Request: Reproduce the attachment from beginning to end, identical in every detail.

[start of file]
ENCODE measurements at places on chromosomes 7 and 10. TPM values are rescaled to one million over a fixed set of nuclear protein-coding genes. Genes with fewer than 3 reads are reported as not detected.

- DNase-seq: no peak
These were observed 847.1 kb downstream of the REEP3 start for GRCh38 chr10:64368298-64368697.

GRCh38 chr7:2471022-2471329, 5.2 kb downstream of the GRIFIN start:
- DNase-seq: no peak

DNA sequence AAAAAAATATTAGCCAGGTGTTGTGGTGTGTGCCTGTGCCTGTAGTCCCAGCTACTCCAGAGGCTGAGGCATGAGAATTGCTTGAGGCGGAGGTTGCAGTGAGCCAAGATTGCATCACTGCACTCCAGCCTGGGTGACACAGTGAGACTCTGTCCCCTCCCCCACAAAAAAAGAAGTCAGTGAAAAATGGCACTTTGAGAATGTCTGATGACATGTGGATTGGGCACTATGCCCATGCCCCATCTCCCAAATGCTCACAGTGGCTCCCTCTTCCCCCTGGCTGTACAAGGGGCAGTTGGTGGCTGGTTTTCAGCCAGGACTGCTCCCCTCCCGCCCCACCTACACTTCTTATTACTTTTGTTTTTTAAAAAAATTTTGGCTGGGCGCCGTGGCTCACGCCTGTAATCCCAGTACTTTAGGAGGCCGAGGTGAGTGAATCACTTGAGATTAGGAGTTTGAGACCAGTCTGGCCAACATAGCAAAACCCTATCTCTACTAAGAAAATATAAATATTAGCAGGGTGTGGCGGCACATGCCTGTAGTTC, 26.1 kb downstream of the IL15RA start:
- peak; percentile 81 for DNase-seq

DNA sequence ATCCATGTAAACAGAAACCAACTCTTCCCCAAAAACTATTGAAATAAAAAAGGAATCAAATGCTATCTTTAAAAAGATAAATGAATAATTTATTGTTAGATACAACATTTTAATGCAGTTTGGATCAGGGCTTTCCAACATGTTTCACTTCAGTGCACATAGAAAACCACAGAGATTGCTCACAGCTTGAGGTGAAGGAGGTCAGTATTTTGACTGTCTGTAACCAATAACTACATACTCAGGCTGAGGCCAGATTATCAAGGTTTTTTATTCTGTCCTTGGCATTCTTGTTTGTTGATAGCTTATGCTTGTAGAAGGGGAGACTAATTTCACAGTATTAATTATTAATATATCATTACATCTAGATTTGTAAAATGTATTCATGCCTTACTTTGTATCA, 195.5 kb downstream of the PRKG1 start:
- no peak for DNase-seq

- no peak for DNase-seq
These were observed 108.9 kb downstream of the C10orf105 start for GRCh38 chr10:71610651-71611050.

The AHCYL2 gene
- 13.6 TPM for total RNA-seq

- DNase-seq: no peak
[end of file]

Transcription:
ENCODE measurements at places on chromosomes 7 and 10. TPM values are rescaled to one million over a fixed set of nuclear protein-coding genes. Genes with fewer than 3 reads are reported as not detected.

- DNase-seq: no peak
These were observed 847.1 kb downstream of the REEP3 start for GRCh38 chr10:64368298-64368697.

GRCh38 chr7:2471022-2471329, 5.2 kb downstream of the GRIFIN start:
- DNase-seq: no peak

DNA sequence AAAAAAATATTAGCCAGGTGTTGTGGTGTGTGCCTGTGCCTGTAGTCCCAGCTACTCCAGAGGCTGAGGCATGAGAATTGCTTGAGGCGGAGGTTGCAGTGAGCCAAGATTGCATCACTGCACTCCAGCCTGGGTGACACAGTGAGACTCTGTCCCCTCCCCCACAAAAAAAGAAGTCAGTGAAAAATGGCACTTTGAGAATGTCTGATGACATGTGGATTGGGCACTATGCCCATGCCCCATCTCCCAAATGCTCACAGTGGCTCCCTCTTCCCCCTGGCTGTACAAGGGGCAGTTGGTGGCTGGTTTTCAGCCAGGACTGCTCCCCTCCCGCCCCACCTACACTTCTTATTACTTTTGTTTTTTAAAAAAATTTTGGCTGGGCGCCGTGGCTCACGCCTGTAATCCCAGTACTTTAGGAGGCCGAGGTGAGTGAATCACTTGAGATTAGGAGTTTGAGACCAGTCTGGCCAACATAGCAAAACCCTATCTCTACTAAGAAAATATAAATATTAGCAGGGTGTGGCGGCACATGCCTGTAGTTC, 26.1 kb downstream of the IL15RA start:
- peak; percentile 81 for DNase-seq

DNA sequence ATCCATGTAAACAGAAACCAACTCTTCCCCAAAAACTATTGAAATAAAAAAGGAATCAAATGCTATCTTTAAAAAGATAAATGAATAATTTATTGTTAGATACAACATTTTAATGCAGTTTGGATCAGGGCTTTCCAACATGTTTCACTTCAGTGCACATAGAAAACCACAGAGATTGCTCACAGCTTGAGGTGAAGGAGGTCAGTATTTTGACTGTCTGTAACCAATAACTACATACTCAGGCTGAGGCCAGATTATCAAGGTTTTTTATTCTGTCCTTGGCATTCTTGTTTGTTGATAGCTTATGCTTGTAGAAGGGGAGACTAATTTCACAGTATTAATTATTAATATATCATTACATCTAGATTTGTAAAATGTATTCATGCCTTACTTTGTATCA, 195.5 kb downstream of the PRKG1 start:
- no peak for DNase-seq

- no peak for DNase-seq
These were observed 108.9 kb downstream of the C10orf105 start for GRCh38 chr10:71610651-71611050.

The AHCYL2 gene
- 13.6 TPM for total RNA-seq

- DNase-seq: no peak